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Algeria and the Corona Pandemic: Yet Another Challenge

Zine Labidine Ghebouli, NESA Alumnus, Algerian activist, blogger, and student at AUB

On February 22nd, 2019, millions of Algerians went to the streets to protest former president, Abdelaziz Botueflika’s, bid for a fifth term. For over a year, Algerians have expressed determined and rightful demands for political change. While protests have forced Bouteflika to resign after ruling the country for almost 20 years and destabilized a “resilient” political system, it has yet to achieve its ultimate aspiration – a radical change.

As the country is surfing through uncharted waters, the novel Coronavirus came as an unpleasant surprise to the ruling elite and an inconvenient new challenge for Algeria’s future. Undoubtedly, this crisis represents a significant national security threat considering the vulnerable state of the Algerian healthcare system. Consequently, it has reminded both the Algerian authorities and the people that national security, as a concept, is much wider than clear military threats. Algeria faced an asymmetric new challenge that has been testing its system of governance, economic model, social solidarity and development prospects.

The first lesson highlighted since the beginning of the crisis is the underlying and complex gulf of trust between the system and the people. Algerians did not have much faith in the government’s announcements nor its ability to successfully manage the crisis and control its fallouts. While this has been an old issue in Algeria, this new episode of mistrust proved that recent elections, which took place in December and brought Abdelmadjid Tebboune to power, were not the appropriate and most effective answer to this crisis.

Furthermore, this crisis has once again exposed the issues of mismanagement throughout the past years. The vulnerable healthcare system clearly demonstrated the limitations of Algeria’s policy priorities since its independence in 1962. The outbreak has not only been a test for the healthcare services, as is the case in many parts of the world, but also a scrutinizing tool of several governments’ financial and budgetary policies. It became evident that mechanisms of authorities’ public expenditures, focused mainly on the defense and security sectors, fell short of producing functional economic, educational, and research systems.

Moreover, since this outbreak, along with an untimely Russian-Saudi ‘oil cold war’ that caused major disruptions in the oil industry bringing the prices down to a 17-year record low, Algeria is facing one of the most challenging economic crises in its history. This serves as a warning sign to the country’s economic system that is primarily based on the hydrocarbon sector. Despite the numerous attempts to diversify the Algerian economy since it witnessed the 1986 global oil crisis, several initiatives fell short on providing an economic alternative. As Algeria’s foreign exchange reserves are sharply decreasing, the failure to diversify the economy could have bigger consequences than it did back in the 1990s.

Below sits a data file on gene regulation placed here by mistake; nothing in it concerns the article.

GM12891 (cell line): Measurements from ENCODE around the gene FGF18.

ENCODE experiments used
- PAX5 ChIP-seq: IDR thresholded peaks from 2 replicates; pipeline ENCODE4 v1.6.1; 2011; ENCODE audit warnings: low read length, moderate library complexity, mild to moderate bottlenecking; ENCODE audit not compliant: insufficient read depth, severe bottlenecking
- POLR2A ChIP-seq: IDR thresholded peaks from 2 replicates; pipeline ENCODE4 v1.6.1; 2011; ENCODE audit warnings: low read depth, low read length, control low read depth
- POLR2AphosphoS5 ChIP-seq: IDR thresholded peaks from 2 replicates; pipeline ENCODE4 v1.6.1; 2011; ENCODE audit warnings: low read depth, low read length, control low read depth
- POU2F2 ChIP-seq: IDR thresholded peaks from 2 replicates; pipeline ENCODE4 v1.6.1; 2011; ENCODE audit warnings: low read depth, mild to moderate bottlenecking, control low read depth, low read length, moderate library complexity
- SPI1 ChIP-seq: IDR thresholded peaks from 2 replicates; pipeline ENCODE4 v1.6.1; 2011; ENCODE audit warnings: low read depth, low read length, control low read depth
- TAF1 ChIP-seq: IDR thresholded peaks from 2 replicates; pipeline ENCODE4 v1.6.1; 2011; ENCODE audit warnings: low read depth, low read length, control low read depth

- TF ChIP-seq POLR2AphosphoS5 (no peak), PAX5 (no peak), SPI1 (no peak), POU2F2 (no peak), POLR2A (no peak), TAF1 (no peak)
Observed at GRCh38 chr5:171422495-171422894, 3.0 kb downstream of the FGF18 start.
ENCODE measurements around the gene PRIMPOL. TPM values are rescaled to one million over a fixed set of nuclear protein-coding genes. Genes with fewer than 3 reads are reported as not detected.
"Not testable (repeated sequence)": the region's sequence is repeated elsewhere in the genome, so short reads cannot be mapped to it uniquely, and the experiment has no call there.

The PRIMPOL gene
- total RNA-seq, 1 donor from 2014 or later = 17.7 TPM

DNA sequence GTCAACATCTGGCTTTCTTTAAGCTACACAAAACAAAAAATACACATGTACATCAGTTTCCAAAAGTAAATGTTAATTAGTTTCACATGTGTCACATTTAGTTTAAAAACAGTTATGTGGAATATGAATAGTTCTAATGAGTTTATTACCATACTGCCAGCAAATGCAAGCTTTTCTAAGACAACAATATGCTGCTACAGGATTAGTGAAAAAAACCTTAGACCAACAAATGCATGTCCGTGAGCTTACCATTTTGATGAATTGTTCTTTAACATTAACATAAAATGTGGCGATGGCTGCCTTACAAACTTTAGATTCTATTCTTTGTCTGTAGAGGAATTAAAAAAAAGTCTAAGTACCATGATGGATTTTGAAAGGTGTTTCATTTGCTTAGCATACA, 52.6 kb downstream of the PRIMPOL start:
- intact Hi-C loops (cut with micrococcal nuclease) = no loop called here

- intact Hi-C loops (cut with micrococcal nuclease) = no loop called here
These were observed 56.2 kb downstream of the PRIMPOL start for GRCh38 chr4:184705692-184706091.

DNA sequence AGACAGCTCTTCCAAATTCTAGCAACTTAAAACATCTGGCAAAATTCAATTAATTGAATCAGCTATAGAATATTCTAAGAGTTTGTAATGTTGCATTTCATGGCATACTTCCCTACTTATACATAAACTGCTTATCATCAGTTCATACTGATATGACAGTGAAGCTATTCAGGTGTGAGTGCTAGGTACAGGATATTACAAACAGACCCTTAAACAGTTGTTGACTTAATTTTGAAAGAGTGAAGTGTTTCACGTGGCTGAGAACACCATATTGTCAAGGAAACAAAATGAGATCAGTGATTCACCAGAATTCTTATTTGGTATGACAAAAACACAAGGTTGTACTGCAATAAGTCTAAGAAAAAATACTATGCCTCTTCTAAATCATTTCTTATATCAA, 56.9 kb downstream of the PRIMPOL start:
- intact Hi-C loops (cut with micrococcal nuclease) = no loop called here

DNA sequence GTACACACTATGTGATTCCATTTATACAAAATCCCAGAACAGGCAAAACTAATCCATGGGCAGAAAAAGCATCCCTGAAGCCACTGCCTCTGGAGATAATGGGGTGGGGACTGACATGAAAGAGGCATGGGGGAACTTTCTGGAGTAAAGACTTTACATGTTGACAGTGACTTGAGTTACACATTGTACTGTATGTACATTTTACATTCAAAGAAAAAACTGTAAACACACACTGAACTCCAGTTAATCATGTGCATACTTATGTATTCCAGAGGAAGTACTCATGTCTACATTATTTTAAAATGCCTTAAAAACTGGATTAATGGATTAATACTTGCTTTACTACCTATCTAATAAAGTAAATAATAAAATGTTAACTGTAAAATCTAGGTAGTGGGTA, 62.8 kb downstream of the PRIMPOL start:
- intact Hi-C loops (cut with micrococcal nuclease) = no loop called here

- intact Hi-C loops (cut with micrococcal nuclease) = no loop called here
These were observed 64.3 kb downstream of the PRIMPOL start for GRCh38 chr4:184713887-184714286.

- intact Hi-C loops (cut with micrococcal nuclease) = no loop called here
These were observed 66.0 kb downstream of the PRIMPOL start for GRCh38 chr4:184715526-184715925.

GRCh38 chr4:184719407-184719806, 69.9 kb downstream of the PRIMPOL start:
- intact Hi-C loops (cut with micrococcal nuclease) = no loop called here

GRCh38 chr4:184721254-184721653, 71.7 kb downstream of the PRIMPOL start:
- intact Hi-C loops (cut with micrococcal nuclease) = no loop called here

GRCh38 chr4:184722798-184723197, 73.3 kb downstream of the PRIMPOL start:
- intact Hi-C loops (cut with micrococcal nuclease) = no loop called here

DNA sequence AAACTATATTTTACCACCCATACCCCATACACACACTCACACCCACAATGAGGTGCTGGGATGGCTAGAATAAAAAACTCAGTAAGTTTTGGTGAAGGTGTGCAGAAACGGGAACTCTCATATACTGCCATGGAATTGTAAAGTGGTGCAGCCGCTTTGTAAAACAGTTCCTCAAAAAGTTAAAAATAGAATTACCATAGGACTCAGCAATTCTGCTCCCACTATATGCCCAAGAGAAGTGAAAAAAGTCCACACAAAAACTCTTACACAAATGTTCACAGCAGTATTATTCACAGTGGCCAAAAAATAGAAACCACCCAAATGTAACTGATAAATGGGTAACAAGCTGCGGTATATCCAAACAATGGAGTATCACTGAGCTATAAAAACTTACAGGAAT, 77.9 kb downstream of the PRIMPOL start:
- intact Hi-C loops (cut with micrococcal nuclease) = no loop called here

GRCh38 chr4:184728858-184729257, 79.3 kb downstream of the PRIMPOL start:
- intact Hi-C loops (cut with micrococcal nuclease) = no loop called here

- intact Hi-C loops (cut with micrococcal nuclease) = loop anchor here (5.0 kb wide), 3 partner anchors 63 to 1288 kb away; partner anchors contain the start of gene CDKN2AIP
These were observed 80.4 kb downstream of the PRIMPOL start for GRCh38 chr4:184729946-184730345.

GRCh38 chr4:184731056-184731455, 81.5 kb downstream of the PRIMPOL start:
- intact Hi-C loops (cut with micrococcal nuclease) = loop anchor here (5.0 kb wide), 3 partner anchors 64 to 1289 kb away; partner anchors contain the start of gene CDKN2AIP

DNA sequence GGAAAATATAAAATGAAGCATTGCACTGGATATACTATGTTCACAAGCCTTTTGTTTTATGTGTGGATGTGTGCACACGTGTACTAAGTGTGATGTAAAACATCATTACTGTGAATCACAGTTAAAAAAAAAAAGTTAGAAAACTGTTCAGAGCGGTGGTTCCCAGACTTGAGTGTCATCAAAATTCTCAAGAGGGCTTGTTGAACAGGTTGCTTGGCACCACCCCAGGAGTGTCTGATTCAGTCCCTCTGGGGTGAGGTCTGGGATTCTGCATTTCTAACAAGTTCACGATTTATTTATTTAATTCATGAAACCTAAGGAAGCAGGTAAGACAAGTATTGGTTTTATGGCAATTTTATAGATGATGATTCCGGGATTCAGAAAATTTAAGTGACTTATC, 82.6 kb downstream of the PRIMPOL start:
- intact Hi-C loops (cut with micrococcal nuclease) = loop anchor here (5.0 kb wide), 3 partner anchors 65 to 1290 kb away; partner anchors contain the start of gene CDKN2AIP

In addition to the already destabilized political situation and the looming economic crisis, Algeria could also face the difficult socioeconomic repercussions of the pandemic outbreak. Confinement and “working from home” were a privilege that many Algerians engaged in the informal market do not have. The already unbearable life conditions for many became more exigent for those who are struggling to accommodate their families. This crisis has demonstrated an underlying conflict of social classes; as few Algerians were able to live comfortably during this confinement and afford all that they want, others were unable to even afford the basic necessities. This has demonstrated a worrying social inequality that could lead to a potential social explosion.

The Coronavirus crisis also constituted a major ethical dilemma for the ongoing protest movement that has been shaping Algeria’s politics for over a year. The “Hirak” that had maintained its impressive mobilization to defend the future of the country was prompted to suspend its demonstrations. Considering the vulnerable public healthcare system, the Hirak must find other methods of peaceful struggle. Indeed, the movement was able to continue its mobilization through social media and several initiatives, but it now faces a fundamental question regarding what forms it will take after the corona crisis is over. It is fair to say that the future of the country depends on the Hirak’s potential to become a political alternative.

Overall, the  pandemic was the unexpected existential threat for a defenseless and exposed Algeria. The outcomes of this public health issue could be determining for the country’s development in the next few years. Whether the situation improves or deteriorates remains to be seen; yet, it is certain that just like the Hirak has transformed Algeria, the corona crisis will shape the North African country’s future situation. With a heavy set of challenges already in place for over a year, Algeria’s capacity to survive this outbreak with the least damage remains questionable. The international community and its actors, especially the European Union (EU), could find its way out of this pandemic only to handle significant tensions in developing countries, such as Algeria.

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